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Killings Raise U.S. Challenge Among South Afghanistan Tri
Public anger remains intense after a U.S. soldier killed 16 villagers in southern Afghanistan, and may still spark a backlash against American forces, the governor of the south’s most populous province and tribal elders say.
While U.S. officers in Kandahar province have sought to forestall revenge attacks on their forces by offering apologies and compensation to the families of those killed, ethnic Pashtuns of Afghanistan’s south may be motivated by the massacre to attack American forces and their international allies, said Governor Tooryalai Wesa. “People throughout Kandahar may take violent action if they feel justice is not being restored,” Wesa said in an interview at his office today.
An Afghan soldier west of Kandahar, in the adjacent province of Helmand, today shot dead two British troops of the U.S.-led International Security Assistance Force, or ISAF, Afghan army General Sayed Malook said in a phone interview. The attack was the first by a member of the Afghan security forces on their international partners since the March 11 shootings.
The attack on village homes in Panjwai, for which Army Staff Sergeant Robert Bales was charged last week, has escalated tension between the U.S. and Afghan governments, and added to election-year pressure on President Barack Obama for a quick U.S. exit from the 10-year-old war with Taliban militants.
The U.S. military charged Bales with 17 counts of murder in farming villages around Camp Belambay, about 30 kilometers (20 miles) southwest of Kandahar city. While village residents and Afghan officials have counted 16 dead, the U.S. charges reflect that one of the women killed was pregnant, the New York Times reported today, citing Kandahar’s police chief.
Wesa, about 61, is a portly Afghan-Canadian agriculture specialist, native to Kandahar. After studies in the U.S. and Canada, he worked as a university teacher in British Columbia until returning to Afghanistan after the fall of the Taliban. President Hamid Karzai named him governor in 2008.
For two weeks, Wesa’s days have been dominated by meetings with survivors of the Panjwai attack, angry tribal leaders, U.S. military officers and officials of Karzai’s government. “This violence has affected every human being,” especially in Afghanistan’s Pashtun south, which is the core of the war zone, Wesa said. “We have had other violence against innocent people -- even the aerial bombing of wedding parties -- but this attack on these villagers was something really different and inhumane,” he said.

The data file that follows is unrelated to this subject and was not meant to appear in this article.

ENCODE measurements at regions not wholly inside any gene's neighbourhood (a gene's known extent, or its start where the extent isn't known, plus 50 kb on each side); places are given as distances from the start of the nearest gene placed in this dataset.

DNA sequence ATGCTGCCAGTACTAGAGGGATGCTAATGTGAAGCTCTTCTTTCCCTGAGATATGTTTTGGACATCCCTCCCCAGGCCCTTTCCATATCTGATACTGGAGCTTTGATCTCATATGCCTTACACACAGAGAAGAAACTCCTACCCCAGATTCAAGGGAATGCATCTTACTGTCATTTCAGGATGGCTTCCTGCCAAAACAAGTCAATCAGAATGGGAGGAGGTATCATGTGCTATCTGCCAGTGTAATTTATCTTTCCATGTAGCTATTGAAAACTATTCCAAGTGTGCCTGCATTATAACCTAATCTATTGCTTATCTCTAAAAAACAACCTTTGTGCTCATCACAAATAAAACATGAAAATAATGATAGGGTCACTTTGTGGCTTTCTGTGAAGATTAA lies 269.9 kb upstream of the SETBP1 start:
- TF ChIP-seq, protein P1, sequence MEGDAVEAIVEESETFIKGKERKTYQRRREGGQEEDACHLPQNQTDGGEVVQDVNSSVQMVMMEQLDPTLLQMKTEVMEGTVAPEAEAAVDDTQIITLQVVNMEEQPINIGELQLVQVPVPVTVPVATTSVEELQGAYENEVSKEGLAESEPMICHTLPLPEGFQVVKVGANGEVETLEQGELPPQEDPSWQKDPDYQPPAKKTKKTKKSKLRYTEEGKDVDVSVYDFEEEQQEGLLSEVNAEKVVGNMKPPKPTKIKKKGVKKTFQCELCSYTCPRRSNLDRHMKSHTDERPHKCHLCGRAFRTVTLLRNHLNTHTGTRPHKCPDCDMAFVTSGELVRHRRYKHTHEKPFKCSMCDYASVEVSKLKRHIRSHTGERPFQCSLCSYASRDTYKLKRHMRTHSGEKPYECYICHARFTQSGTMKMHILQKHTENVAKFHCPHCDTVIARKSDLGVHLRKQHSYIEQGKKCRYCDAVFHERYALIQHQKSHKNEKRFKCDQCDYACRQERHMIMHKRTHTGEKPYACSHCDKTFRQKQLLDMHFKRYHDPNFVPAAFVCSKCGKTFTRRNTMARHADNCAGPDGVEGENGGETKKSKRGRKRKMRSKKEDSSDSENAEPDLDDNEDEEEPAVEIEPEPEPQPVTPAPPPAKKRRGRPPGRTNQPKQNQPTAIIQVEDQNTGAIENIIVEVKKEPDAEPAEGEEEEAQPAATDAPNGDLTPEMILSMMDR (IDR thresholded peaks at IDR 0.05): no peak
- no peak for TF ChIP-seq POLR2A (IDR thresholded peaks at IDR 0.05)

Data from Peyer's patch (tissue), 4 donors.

The renewed tension with U.S. forces will not affect plans for ISAF to hand over control of Kandahar city, Afghanistan’s second-largest, to Afghan forces within three months, Wesa said.
Most of the victims at Panjwai belonged to the Alokozai tribe, one of the region’s main Pashtun clans. “These killings may lead some local people to begin resisting the Americans in the same way the Taliban resist them,” and such resistance may spread to other Alokozai areas, said Dad Muhammad, 46, a local Alokozai elder in Panjwai.
The Alokozais dominate the populations of what in recent years have been some of the most heavily contested regions of Afghanistan’s south, such as Panjwai and the district of Sangin, in Helmand province.
U.S. military officers from ISAF’s southern regional headquarters met relatives of those attacked in Wesa’s office March 24 to seek reconciliation, Wesa said. He declined to comment on a statement by another Afghan official at the meeting that the officers paid the relatives about $50,000 for each person killed and about $10,000 for each one wounded.
“The compensation was on behalf of America’s government and was meant to ease the anger of these victims and encourage them not to take any violent actions” in revenge, said the other official, Agha Lalai Dastgiri, an elder from one of the two villages hit in the attack. Pashtun traditions call on male relatives to avenge the killing of family members.
While restitution payments and formal apologies by the Americans may ease the pressure for revenge attacks, they may not be enough to prevent them entirely, said Dastgiri, a member of the province’s elected governing council.
Afghans, including relatives of those killed and Karzai, have expressed doubts at the U.S. military’s assertion that the attacks on three homes in two villages were committed by a single soldier without help from others. Dastgiri said the compensation payments had not eased the families’ insistence on a full investigation that includes the possibility of others being prosecuted.
“The victims thanked the U.S. officials, but they told the Americans that money is not enough, and that they want the perpetrators to be prosecuted as soon as possible and to receive the death penalty,” he said.
The U.S.-led coalition force in Afghanistan declined to comment on the reported payments. When such compensation efforts are made, “it is usually a matter of agreement that the terms of the settlement remain confidential,” ISAF said in an e- mailed statement yesterday.
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